My view of the world, my barometer; the park next door. Who’s there, how many, what are they doing?
From rainswept days, lone runners and solitary dog-walkers, to the here and now.
My latest report. The weather is blissful. Lockdown appears over.
People are in the park, doing their thing, two meters, forget it, life, with all its intimacies is back to normal.
Later today a dishevelled BoJo is expected to announce more messy, policy confusion which, people will ignore.
Altering posters and stickers from two meters to one, will be a nice earner for the printers… good luck.
He seems not to understand human nature. The reverse of give an inch and take a yard.
Say two meters and you’ll get an arm’s length. Say an arm’s length and you’ll get whatever the hand, on the end, can touch.
The nation is heading for the pawn-brokers. We have to breathe life into the economy, whatever the risks to life.
All focus on what’s next and how willing leaders are, to stray from their comfort zones and change the shape of things to come.
I recall a similar optimism, following the world banking crisis. We were promised austerity would be the mother of invention. An era of ingenuity, efficiencies, innovation and leaner ways of working.
What we got was debt, shrinking public services and insolvencies.
Key, this time; workforce. As global governments look to rebuild their health systems and create resilience, the scramble for staff more frenetic… and there’s a global shortage.
The way people were attracted to a career in the NHS, trained and motivated wasn’t working before the pandemic. It’s unlikely to work any better in the aftermath.
Investing in people and recognising that the key change, that got us through Covid, was teamwork not hierarchies.
We’ll need some game-changing strategies.
A host of innovations have been welcome but there’s something missing and probably, the most important. One of the gaps created by Lansley and his lunacy, in the 2012 Act.
He axed regions. Regional health authorities were not universally popular. They were often run by bullies but as part of a management structure… invaluable. Big enough to get traction, small enough to be in touching distance.
In the early days, pandemic testing was attempted on a regional basis but with no structures in place, managing it from the centre was impossible and it folded.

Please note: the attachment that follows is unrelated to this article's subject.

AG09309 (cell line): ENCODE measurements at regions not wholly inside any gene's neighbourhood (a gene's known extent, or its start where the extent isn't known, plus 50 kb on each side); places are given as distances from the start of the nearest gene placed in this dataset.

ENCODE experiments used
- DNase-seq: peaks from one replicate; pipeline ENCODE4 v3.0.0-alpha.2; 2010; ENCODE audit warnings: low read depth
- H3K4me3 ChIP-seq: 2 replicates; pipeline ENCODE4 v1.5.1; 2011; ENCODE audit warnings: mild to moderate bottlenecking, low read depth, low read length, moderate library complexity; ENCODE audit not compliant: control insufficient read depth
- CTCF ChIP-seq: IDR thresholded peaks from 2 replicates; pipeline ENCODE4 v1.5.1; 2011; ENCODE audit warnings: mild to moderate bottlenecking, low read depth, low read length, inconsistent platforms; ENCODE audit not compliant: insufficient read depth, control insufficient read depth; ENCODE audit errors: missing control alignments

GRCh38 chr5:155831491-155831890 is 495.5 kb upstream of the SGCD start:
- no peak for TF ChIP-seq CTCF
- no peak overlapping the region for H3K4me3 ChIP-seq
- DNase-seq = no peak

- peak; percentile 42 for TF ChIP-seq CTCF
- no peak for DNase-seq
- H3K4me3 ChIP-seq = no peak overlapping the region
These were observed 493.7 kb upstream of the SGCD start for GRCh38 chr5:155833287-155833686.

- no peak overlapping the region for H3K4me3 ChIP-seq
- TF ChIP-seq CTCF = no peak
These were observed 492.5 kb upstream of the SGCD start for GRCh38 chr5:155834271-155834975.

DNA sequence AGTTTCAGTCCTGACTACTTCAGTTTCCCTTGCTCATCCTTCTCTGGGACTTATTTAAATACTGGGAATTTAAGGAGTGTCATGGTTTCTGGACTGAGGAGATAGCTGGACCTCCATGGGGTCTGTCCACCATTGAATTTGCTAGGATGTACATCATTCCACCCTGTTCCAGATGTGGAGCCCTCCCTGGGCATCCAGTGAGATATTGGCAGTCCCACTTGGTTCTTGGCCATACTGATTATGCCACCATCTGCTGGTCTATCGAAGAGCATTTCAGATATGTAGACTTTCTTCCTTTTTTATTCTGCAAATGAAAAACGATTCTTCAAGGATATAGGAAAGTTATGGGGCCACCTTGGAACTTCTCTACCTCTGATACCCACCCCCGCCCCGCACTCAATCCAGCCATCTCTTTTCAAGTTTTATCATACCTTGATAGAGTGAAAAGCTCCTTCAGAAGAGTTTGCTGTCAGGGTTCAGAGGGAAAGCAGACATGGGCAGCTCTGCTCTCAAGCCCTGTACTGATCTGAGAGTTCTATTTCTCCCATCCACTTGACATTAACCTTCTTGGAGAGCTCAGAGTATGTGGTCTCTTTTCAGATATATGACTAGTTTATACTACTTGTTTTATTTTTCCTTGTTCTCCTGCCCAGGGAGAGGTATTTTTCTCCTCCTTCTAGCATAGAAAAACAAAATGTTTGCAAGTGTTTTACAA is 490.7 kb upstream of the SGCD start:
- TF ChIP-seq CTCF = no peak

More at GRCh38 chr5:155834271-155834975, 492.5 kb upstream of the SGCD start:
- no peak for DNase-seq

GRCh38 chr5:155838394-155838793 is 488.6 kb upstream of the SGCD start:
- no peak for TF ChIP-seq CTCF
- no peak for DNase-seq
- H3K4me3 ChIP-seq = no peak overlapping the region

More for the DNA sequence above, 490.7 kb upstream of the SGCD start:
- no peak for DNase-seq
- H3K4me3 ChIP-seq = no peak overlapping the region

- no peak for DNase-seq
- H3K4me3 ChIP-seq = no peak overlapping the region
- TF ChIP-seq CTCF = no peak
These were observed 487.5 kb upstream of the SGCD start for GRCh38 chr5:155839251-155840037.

To manage a local shortage of testing-reagents HMG tried to replace ‘local’ with a web-page and a telephone number. It struggled.
The invitation to make ventilators left hopefuls hanging-on to central phone-lines, specifications were changed and once again, a collapse of ‘central’.
Workforce; a national HEE strategy, has failed. A people plan based on regions would make a lot more sense.
PPE? Local, willing and able manufacturers frustrated by the central supply-line, gave up and problems compounded.
A central fiasco over supplies from Turkey. The gown-and-glove Tsar, sucked the work done locally, into the centre and there are still shortages.
The App? There’s an out-of-the-box solution that would work regionally. But, the centre wanted national data. To save lives, all we really need is something to tell us who’s been exposed to whom. It’s good enough and good enough, is good enough.
The R number. We’ve learned, national R numbers are useless. But, the more local it is, the more valuable it is. A shift to regional R might have got parts of England moving a month ago.
Schools; local people knew which schools could manage social distancing but the centre insisted on knowing they all could.
Track and tracing; after a huge effort to create a national service, we are realising, it is local authorities who have the best chance of making a responsive system.
After Covid there will be changes. My fear; change invariably means more government, when we need less. More centralisation when, we know, decentralisation works better.
Despite BoJo’s bravura, nothing that has been created centrally is ‘world-class’ but a lot of what has been achieved locally, is truly first-class.